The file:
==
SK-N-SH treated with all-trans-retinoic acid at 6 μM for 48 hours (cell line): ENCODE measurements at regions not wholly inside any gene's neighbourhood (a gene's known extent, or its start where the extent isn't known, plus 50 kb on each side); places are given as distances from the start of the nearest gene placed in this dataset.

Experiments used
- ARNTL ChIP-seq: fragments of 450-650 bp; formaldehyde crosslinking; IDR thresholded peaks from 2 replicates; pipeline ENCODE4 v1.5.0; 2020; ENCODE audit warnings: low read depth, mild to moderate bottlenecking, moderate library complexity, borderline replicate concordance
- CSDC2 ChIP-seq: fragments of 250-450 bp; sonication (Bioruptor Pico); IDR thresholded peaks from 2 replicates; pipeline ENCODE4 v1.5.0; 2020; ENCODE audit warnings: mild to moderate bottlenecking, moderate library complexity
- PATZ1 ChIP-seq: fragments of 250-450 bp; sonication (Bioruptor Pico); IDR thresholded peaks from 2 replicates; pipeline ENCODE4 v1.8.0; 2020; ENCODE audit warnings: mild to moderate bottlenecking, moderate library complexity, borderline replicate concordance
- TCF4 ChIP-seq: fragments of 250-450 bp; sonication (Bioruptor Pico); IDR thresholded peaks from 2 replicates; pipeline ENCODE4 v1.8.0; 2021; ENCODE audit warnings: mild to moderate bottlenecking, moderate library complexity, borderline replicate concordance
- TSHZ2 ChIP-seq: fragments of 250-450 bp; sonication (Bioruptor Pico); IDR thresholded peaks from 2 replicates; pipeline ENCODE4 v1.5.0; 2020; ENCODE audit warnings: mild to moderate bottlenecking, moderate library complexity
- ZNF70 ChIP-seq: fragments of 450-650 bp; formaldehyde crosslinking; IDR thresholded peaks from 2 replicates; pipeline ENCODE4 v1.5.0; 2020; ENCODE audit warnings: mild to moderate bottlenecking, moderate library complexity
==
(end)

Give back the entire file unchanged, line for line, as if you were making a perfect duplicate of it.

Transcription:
SK-N-SH treated with all-trans-retinoic acid at 6 μM for 48 hours (cell line): ENCODE measurements at regions not wholly inside any gene's neighbourhood (a gene's known extent, or its start where the extent isn't known, plus 50 kb on each side); places are given as distances from the start of the nearest gene placed in this dataset.

Experiments used
- ARNTL ChIP-seq: fragments of 450-650 bp; formaldehyde crosslinking; IDR thresholded peaks from 2 replicates; pipeline ENCODE4 v1.5.0; 2020; ENCODE audit warnings: low read depth, mild to moderate bottlenecking, moderate library complexity, borderline replicate concordance
- CSDC2 ChIP-seq: fragments of 250-450 bp; sonication (Bioruptor Pico); IDR thresholded peaks from 2 replicates; pipeline ENCODE4 v1.5.0; 2020; ENCODE audit warnings: mild to moderate bottlenecking, moderate library complexity
- PATZ1 ChIP-seq: fragments of 250-450 bp; sonication (Bioruptor Pico); IDR thresholded peaks from 2 replicates; pipeline ENCODE4 v1.8.0; 2020; ENCODE audit warnings: mild to moderate bottlenecking, moderate library complexity, borderline replicate concordance
- TCF4 ChIP-seq: fragments of 250-450 bp; sonication (Bioruptor Pico); IDR thresholded peaks from 2 replicates; pipeline ENCODE4 v1.8.0; 2021; ENCODE audit warnings: mild to moderate bottlenecking, moderate library complexity, borderline replicate concordance
- TSHZ2 ChIP-seq: fragments of 250-450 bp; sonication (Bioruptor Pico); IDR thresholded peaks from 2 replicates; pipeline ENCODE4 v1.5.0; 2020; ENCODE audit warnings: mild to moderate bottlenecking, moderate library complexity
- ZNF70 ChIP-seq: fragments of 450-650 bp; formaldehyde crosslinking; IDR thresholded peaks from 2 replicates; pipeline ENCODE4 v1.5.0; 2020; ENCODE audit warnings: mild to moderate bottlenecking, moderate library complexity